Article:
book cover shows black and white image of what I think is the Arc de Triomphe


Two books with the same name in the same post. This one is by Zetta Elliott of "A Wish After Midnight" fame, and follow the characters from "Ship of Souls". I thought the first book in this series was a bit uneven with some great character work but also some awkward exposition. However, I desperately want tons more Nyla so I'm still enthusiastically signing up for this book.

"Tinder" - Sally Gardner

black book cover shows a white wolf and it looks angry


It's a retelling of the "The Tinderbox". Oh. Oh. You have no idea how much I love that story. It just created this weird connection with tiny me in the way that few other fairy tales, apart from "Red Riding Hood" have (even though I love fairy tales). I think it's the dogs - the dogs get me every time.

"Vanished Kingdoms" - Norman Davies

book cover shows a painting of a port with a large hill behind it


'Europe's history is littered with kingdoms, duchies, empires and republics which have now disappeared but which were once fixtures on the map of their age - 'the Empire of Aragon' which once dominated the western Mediterranean; the Grand Duchy of Lithuania, for a time the largest country in Europe; the successive kingdoms (and one duchy) of Prussia, much of whose history is now half-remembered at best. This book shows the reader how to peer through the cracks of mainstream history writing and listen to the echoes of lost realms across the centuries.'

This was a recommendation from Meghan. Great rec, because Aragon is a little bit of an obsession of mine.

"Her Brilliant Career" - Rachel Cooke

book cover shows five black and white full body images of women walking and smiling, against a diamond patterned background


'In her apron and rubber gloves, a smile lipsticked permanently across her face, the woman of the Fifties has become a cultural symbol of all that we are most grateful to have sloughed off. A homely compliant creature, she knows little or nothing of sex, and stands no chance at all of having a career. She must marry or die.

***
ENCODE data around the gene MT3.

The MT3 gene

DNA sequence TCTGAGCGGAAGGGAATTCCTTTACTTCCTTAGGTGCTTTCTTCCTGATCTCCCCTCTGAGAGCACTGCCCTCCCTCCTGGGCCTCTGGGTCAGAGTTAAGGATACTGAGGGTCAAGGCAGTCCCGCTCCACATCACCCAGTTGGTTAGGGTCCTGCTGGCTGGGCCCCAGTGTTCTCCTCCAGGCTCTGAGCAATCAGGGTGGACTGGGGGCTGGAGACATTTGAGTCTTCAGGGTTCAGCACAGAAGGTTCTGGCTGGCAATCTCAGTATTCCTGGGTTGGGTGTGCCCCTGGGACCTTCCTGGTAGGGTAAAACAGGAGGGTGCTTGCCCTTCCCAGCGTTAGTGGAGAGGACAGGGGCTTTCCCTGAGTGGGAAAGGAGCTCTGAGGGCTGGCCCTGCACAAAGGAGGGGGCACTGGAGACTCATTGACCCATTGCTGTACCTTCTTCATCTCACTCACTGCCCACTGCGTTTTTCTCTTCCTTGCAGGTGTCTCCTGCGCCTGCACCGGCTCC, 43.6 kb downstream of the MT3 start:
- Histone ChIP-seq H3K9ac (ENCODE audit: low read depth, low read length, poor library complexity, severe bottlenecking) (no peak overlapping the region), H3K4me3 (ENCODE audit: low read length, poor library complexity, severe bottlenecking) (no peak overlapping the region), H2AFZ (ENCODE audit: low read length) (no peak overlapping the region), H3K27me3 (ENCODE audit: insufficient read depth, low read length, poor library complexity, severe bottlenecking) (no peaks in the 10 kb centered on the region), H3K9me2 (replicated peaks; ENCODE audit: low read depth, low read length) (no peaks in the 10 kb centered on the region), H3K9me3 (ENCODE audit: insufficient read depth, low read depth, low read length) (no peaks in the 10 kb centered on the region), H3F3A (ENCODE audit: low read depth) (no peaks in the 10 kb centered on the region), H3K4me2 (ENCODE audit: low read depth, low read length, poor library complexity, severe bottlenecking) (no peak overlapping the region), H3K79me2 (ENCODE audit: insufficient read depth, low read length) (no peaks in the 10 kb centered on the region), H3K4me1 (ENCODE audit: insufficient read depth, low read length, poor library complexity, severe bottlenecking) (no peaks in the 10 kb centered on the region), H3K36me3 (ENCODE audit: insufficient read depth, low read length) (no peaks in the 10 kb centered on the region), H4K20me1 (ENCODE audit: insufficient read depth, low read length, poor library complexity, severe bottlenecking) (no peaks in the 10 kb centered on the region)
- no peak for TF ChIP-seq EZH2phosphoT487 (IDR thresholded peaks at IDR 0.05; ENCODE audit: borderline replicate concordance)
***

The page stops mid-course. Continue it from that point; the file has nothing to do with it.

But what if there was another side to the story?

In this book Rachel Cooke tells the story of ten extraordinary women whose pioneering professional lives - and complicated private lives - paved the way for future generations. Muriel Box, film director. Betty Box, film producer. Margery Fish, plantswoman. Patience Gray, cook. Alison Smithson, architect. Sheila van Damm, rally car driver and theatre owner. Nancy Spain, journalist and radio personality. Joan Werner Laurie, editor. Jacquetta Hawkes, archaeologist. Rose Heilbron, QC.'


I've seen a lot of good reviews of this book in the mainstream press, but it doesn't seem to have hit blogland yet. So a signal boost from me and a quick note to Ana - this sound like something you might enjoy.

"Fortune's Pawn" - Rachel Bach

blue book cover shows a woman looking out from within an astronaut's helmet - information appears to be flashing up on the inside of the visor


Rachel Bach's post "Upsetting the Default" was so smart I decided to wrangle her book as a late birthday present (not out in the UK until Feb 2014 - what?). Well played, Bach.


Film



"Thor 2"



Obviously — it contains Loki.

"Byzantium"



This looks really great. So, great I’m not sure how I missed it. A mother daughter vampire flick starring Gemma Arterton? I feel like that’s a thing I would usually have been aware of. And it's a Neil Jordan film, which I feel like people would have told me about. Very, very confused as to how I missed it in 2012. Did I hear about it and then forget?

"Only Lovers Left Alive"



Hello Tailor has been talking about this vampire flick since it was announced and omg I want it so bad. Look at the perfect vampiric pairing of Hiddleston and Swinton. And John Hurt is in it. Who can resist John Hurt?

"Catching Fire"